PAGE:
When selecting a payment processing system for ACH Transactions, it is important to look carefully at your options for identity validation if you are going to use it for processing WEB and TEL transactions. It is also important to ensure that if identity validation is not included, that you take independent steps to ensure that you are adhering to the ACH Rules when you accept transactions—regardless of what a software system permits you to do.
For example, a system may enable you to enter a TEL transaction even if it does not include an identity validation feature. The system assumes that you have validated identity prior to submitting the ACH transaction for processing.
Online “Guest” credit card transactions, where customers enter orders without registering for an account or completing any other type of identity validation, are quite common. However, most systems will not permit processing of “guest” ACH transactions where there is no identity validation mechanism. (See WEB Proof of Authorization Industry Practices from NACHA for more information.)
While the identity validation requirements may seem onerous, they are in place to protect both businesses and consumers. A strong “know your customer” policy is not only essential to preventing becoming a victim of fraud, it is also just good business all around.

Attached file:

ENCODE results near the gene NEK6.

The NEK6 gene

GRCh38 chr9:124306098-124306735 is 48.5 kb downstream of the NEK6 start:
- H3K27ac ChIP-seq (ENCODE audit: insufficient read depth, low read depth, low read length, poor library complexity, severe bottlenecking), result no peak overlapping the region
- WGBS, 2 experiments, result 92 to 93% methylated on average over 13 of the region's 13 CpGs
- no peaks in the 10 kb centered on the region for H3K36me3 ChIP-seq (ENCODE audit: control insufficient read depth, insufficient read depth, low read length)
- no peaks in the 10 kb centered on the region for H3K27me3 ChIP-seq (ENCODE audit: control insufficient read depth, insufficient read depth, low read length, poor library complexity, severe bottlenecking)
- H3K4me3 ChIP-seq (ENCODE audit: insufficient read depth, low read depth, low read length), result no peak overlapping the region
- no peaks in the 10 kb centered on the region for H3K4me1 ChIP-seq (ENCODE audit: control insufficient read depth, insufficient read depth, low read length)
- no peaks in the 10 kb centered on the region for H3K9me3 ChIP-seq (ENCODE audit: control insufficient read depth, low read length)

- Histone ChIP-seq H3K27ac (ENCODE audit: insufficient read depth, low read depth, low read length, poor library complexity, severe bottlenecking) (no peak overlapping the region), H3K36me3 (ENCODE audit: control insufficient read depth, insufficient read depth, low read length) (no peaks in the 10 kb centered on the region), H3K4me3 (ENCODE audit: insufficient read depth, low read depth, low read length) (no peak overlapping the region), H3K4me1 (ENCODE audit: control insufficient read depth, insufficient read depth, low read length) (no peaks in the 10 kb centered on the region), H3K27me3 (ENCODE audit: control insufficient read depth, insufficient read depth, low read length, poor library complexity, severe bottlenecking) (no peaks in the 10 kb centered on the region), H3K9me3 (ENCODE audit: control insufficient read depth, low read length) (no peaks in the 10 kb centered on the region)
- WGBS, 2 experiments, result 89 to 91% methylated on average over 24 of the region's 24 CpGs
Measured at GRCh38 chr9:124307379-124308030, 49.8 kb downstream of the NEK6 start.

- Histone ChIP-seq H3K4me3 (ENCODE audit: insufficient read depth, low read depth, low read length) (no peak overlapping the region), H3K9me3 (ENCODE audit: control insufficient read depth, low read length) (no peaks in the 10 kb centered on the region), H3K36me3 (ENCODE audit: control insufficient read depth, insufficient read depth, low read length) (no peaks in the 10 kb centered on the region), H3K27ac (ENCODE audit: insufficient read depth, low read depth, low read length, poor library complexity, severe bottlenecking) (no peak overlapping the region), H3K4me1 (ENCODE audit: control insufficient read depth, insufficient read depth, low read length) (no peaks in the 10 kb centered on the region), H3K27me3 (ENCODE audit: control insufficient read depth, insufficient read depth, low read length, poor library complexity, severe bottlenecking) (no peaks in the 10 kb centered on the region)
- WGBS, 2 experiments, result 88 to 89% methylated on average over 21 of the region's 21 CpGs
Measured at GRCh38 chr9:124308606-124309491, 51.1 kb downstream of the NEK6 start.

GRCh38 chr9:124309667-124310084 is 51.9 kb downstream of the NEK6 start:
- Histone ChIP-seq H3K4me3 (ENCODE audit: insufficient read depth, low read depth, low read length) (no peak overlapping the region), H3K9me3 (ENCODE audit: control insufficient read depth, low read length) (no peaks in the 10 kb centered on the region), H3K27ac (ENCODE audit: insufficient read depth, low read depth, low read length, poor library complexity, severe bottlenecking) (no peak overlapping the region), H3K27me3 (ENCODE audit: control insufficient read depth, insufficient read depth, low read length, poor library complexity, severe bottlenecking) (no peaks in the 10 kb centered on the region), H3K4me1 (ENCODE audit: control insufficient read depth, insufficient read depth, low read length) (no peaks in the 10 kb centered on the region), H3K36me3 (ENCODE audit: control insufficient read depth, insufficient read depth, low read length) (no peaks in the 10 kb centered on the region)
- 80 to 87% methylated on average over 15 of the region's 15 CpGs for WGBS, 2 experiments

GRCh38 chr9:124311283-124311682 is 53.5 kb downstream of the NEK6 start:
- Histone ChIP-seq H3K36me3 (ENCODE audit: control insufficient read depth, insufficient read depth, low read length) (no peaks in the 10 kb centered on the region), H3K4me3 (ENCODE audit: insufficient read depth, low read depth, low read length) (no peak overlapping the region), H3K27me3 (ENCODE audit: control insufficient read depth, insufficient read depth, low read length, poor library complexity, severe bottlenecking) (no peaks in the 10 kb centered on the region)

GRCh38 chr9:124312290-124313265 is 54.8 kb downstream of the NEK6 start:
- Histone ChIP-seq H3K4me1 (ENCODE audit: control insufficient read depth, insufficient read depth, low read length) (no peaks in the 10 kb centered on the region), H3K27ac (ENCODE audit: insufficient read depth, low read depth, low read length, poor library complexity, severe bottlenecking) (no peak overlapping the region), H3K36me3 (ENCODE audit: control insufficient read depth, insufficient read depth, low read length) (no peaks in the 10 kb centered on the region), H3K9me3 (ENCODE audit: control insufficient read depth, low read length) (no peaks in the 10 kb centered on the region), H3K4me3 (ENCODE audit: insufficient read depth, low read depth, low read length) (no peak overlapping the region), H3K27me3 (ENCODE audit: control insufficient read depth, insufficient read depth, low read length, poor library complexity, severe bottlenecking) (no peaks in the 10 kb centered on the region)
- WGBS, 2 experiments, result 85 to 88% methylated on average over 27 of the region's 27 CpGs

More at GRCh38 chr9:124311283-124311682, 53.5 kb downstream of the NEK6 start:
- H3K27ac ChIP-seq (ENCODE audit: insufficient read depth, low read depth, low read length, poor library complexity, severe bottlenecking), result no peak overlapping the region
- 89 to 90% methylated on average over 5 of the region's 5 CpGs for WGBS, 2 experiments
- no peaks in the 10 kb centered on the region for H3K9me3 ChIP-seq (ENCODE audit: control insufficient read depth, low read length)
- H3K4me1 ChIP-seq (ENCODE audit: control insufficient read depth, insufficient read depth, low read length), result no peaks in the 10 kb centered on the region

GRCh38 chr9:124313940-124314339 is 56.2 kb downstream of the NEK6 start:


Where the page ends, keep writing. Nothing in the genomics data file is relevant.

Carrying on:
For WEB transactions which are authorized by the consumer over the Internet (either on a traditional computer or a mobile device), the ACH rules require that the Originator use “commercially reasonable” methods to identify fraudulent transactions so that they are not submitted into the ACH network for processing.
This is another place where it is important to choose a payment processing system that includes robust fraud detection functionality. It should hit the basics like monitoring all payment pages for duplicate transactions and suspicious activity such as a hacker trying to use a payment form to test multiple stolen account numbers in order to identify valid ones. More complex systems also implement monitoring algorithms designed specifically to identify fraudulent transaction processing patterns.
Implement a Strong Security Policy
The ACH Rules require that each Originator implement a written security policy that governs processes, procedures, and systems related to the “initiation, processing and storage” of Protected Information. These policies must: